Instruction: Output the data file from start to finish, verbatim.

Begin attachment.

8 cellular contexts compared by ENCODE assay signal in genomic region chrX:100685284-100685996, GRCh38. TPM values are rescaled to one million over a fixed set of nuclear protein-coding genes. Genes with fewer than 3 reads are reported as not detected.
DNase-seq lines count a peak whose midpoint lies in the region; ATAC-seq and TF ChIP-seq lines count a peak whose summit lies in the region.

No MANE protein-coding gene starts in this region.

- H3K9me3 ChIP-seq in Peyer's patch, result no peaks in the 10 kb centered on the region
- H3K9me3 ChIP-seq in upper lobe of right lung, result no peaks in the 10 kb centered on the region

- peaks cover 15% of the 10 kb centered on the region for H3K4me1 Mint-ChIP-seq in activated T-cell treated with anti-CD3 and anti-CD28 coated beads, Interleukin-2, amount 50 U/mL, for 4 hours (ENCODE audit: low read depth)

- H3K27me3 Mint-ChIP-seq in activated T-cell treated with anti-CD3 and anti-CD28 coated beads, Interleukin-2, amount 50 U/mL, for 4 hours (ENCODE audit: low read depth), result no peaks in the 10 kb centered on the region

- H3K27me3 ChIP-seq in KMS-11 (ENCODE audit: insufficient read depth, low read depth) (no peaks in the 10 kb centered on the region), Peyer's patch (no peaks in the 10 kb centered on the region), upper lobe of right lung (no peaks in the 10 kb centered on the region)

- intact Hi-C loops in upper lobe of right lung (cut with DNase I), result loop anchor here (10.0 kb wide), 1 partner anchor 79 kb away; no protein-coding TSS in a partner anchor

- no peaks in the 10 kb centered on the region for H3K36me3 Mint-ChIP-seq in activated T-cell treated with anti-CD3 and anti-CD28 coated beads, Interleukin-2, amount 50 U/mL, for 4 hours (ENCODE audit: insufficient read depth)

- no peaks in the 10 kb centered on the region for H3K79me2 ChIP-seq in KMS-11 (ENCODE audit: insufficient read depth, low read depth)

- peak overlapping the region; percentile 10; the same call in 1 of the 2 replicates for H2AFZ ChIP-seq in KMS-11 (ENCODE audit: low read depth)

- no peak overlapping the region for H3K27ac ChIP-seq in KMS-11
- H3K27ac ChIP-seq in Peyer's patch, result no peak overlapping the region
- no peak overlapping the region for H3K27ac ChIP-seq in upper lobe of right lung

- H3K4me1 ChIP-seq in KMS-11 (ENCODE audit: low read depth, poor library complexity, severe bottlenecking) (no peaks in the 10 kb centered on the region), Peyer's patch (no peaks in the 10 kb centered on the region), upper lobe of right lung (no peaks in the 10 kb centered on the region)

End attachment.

8 cellular contexts compared by ENCODE assay signal in genomic region chrX:100685284-100685996, GRCh38. TPM values are rescaled to one million over a fixed set of nuclear protein-coding genes. Genes with fewer than 3 reads are reported as not detected.
DNase-seq lines count a peak whose midpoint lies in the region; ATAC-seq and TF ChIP-seq lines count a peak whose summit lies in the region.

No MANE protein-coding gene starts in this region.

- H3K9me3 ChIP-seq in Peyer's patch, result no peaks in the 10 kb centered on the region
- H3K9me3 ChIP-seq in upper lobe of right lung, result no peaks in the 10 kb centered on the region

- peaks cover 15% of the 10 kb centered on the region for H3K4me1 Mint-ChIP-seq in activated T-cell treated with anti-CD3 and anti-CD28 coated beads, Interleukin-2, amount 50 U/mL, for 4 hours (ENCODE audit: low read depth)

- H3K27me3 Mint-ChIP-seq in activated T-cell treated with anti-CD3 and anti-CD28 coated beads, Interleukin-2, amount 50 U/mL, for 4 hours (ENCODE audit: low read depth), result no peaks in the 10 kb centered on the region

- H3K27me3 ChIP-seq in KMS-11 (ENCODE audit: insufficient read depth, low read depth) (no peaks in the 10 kb centered on the region), Peyer's patch (no peaks in the 10 kb centered on the region), upper lobe of right lung (no peaks in the 10 kb centered on the region)

- intact Hi-C loops in upper lobe of right lung (cut with DNase I), result loop anchor here (10.0 kb wide), 1 partner anchor 79 kb away; no protein-coding TSS in a partner anchor

- no peaks in the 10 kb centered on the region for H3K36me3 Mint-ChIP-seq in activated T-cell treated with anti-CD3 and anti-CD28 coated beads, Interleukin-2, amount 50 U/mL, for 4 hours (ENCODE audit: insufficient read depth)

- no peaks in the 10 kb centered on the region for H3K79me2 ChIP-seq in KMS-11 (ENCODE audit: insufficient read depth, low read depth)

- peak overlapping the region; percentile 10; the same call in 1 of the 2 replicates for H2AFZ ChIP-seq in KMS-11 (ENCODE audit: low read depth)

- no peak overlapping the region for H3K27ac ChIP-seq in KMS-11
- H3K27ac ChIP-seq in Peyer's patch, result no peak overlapping the region
- no peak overlapping the region for H3K27ac ChIP-seq in upper lobe of right lung

- H3K4me1 ChIP-seq in KMS-11 (ENCODE audit: low read depth, poor library complexity, severe bottlenecking) (no peaks in the 10 kb centered on the region), Peyer's patch (no peaks in the 10 kb centered on the region), upper lobe of right lung (no peaks in the 10 kb centered on the region)